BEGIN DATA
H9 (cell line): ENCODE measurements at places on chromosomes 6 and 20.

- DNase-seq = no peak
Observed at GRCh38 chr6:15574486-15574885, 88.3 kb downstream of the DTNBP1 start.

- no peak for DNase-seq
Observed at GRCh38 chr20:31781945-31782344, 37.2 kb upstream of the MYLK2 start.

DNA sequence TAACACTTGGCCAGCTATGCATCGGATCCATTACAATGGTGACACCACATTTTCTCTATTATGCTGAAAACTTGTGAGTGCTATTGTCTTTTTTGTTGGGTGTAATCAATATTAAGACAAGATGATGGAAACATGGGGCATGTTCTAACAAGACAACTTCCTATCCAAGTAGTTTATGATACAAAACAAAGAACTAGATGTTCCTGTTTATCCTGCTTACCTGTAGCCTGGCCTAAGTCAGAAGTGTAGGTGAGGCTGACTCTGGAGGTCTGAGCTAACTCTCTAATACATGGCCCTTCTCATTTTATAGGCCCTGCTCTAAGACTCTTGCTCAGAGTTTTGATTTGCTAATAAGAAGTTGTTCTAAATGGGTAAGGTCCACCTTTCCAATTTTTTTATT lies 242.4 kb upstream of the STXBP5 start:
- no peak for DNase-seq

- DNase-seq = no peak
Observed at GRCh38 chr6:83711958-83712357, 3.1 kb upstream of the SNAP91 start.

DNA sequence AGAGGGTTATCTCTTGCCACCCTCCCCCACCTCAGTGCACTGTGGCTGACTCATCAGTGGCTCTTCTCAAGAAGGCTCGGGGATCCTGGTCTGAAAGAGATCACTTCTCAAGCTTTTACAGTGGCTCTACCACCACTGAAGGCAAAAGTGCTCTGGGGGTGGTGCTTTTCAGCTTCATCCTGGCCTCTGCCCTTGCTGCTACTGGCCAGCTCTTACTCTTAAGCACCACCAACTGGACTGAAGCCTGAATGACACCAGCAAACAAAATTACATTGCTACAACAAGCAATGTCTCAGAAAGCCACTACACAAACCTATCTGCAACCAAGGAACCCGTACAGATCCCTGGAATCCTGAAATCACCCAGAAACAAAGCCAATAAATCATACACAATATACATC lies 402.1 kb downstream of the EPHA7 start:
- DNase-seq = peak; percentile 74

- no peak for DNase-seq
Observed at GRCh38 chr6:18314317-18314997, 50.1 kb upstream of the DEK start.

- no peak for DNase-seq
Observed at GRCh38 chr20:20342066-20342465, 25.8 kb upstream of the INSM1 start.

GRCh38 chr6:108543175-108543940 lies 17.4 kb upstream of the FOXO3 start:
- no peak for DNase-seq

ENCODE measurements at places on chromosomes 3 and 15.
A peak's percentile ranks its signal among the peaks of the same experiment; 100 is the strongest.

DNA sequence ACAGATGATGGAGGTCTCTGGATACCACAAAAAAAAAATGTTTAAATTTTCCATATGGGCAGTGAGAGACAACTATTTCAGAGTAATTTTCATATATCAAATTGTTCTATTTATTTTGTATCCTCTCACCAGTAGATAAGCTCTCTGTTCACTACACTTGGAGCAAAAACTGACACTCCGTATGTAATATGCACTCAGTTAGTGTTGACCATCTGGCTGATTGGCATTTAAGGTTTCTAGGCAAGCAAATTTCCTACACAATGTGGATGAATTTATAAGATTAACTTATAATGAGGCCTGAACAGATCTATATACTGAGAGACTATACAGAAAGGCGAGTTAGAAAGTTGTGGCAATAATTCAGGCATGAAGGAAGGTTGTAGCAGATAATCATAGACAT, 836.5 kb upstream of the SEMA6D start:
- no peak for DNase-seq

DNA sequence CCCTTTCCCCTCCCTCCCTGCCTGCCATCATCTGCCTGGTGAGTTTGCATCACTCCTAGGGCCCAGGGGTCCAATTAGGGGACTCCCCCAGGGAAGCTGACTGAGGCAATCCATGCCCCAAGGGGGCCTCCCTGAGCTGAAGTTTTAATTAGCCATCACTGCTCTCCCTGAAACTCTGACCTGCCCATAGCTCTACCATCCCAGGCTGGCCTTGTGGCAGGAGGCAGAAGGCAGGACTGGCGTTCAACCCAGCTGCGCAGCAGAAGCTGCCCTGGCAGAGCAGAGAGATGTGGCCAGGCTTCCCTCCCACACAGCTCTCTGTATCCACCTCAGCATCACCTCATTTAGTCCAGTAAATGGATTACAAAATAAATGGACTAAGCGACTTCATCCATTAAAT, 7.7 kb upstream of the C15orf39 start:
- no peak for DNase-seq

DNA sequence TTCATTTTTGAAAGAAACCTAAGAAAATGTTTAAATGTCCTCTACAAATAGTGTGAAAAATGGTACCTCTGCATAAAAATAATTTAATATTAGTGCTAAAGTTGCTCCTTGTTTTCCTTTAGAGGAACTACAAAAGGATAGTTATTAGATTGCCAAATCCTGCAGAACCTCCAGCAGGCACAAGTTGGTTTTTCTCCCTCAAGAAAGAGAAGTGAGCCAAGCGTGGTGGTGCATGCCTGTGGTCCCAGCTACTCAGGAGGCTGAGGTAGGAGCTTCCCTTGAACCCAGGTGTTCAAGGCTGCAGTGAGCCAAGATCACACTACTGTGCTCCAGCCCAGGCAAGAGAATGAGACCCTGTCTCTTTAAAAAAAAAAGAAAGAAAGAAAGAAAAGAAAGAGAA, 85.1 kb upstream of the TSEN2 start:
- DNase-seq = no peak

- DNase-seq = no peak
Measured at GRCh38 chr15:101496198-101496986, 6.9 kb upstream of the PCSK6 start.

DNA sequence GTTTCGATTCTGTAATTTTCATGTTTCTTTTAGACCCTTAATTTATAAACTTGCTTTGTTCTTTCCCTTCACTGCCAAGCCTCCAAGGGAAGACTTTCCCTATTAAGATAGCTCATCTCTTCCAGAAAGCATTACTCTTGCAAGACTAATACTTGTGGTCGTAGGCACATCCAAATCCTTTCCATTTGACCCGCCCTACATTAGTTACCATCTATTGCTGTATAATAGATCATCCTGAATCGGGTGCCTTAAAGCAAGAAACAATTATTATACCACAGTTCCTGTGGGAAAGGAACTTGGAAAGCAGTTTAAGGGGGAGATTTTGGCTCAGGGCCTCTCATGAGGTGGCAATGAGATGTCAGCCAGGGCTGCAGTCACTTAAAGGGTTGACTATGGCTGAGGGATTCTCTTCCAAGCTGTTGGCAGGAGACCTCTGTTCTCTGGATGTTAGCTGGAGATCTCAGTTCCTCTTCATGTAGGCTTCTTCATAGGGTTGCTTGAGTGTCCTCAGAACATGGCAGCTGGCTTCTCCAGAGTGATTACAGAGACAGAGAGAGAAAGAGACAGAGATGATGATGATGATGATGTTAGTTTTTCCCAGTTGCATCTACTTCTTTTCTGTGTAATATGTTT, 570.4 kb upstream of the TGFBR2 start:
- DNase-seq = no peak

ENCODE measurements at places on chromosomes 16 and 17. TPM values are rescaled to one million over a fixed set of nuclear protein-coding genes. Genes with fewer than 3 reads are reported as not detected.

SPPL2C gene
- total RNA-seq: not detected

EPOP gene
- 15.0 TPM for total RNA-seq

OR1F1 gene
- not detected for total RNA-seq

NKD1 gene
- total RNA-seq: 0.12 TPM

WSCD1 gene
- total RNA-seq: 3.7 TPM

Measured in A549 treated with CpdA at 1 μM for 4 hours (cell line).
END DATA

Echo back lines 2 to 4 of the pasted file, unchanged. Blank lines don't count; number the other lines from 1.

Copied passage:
- DNase-seq = no peak
Observed at GRCh38 chr6:15574486-15574885, 88.3 kb downstream of the DTNBP1 start.

- no peak for DNase-seq